When you finally do get to Red River, enjoy your Rest Stop and prepare yourself for the climb up Bobcat Pass at 9820 ft, 3.75 miles with grades from 3 - 7%. The first part of the northern ascent up Bobcat Pass is the steepest. If you do need to stop and take "pictures", take your time and enjoy the view. At the moment of this writing, this Race Director's PR is abysmal. An updated time will come in the spring when I have resolved to lose those last 10 lbs. Same as before, official (GPS) and unofficial times will be taken and highlighted at RoughRiders 200.
On the descent, slow to enjoy the scenery and be careful of that left turn near the bottom. This is a fast descent with the highest grade being 10%. Please be safe. There will be photo opportunities at the bottom as the Moreno Valley opens up before you. This is the quiet area of the valley with afternoon winds playing havoc with your deep dish wheels. Don't be surprised if the winds are at your back one moment, then battering your side the next. There are some ups and downs on this stretch, but when you can see Eagle Nest Lake, it will be mostly down hill till your next rest stop in Eagle Nest.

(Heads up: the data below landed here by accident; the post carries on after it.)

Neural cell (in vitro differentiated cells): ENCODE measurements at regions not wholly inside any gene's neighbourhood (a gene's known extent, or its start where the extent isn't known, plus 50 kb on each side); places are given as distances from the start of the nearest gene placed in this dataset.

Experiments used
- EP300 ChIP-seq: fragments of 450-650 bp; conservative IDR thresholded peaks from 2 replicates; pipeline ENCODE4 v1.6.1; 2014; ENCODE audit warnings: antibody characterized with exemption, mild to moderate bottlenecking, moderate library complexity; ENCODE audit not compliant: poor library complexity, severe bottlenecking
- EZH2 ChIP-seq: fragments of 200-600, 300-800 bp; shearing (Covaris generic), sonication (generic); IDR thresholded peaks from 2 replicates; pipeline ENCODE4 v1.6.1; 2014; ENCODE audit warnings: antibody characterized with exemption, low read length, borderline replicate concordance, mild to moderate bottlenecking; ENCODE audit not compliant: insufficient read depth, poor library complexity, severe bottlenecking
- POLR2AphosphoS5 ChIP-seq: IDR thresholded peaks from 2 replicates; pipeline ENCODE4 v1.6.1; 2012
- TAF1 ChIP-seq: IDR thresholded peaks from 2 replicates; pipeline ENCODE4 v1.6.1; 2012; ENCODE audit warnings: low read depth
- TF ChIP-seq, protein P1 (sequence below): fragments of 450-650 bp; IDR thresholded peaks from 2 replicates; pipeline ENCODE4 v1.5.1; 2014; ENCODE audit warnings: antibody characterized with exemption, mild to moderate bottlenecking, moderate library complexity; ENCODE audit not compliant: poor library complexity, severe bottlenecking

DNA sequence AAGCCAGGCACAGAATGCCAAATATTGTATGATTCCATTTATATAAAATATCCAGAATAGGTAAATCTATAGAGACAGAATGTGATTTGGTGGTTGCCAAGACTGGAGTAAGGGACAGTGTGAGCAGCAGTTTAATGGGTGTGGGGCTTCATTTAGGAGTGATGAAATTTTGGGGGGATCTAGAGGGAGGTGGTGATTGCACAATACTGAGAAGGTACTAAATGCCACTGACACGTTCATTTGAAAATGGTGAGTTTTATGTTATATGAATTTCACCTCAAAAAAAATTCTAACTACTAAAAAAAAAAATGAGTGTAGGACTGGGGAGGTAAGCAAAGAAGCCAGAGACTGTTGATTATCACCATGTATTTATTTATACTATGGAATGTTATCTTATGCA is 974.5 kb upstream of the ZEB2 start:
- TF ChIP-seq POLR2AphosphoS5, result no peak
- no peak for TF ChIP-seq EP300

Ask any local and they will probably say the best vistas are right around Eagle Nest. As you head south, on your left are the peaks Touch Me Not and Baldy. There are trails up in there to hike on. If you do hike in there keep an eye out for bears and mountain lions. (May Uncle Chuck Rest In Peace.) On your right you may just catch a glimpse of Wheeler Peak, which at 13,161 ft is the highest point in New Mexico. This is mountain cycling at it's best.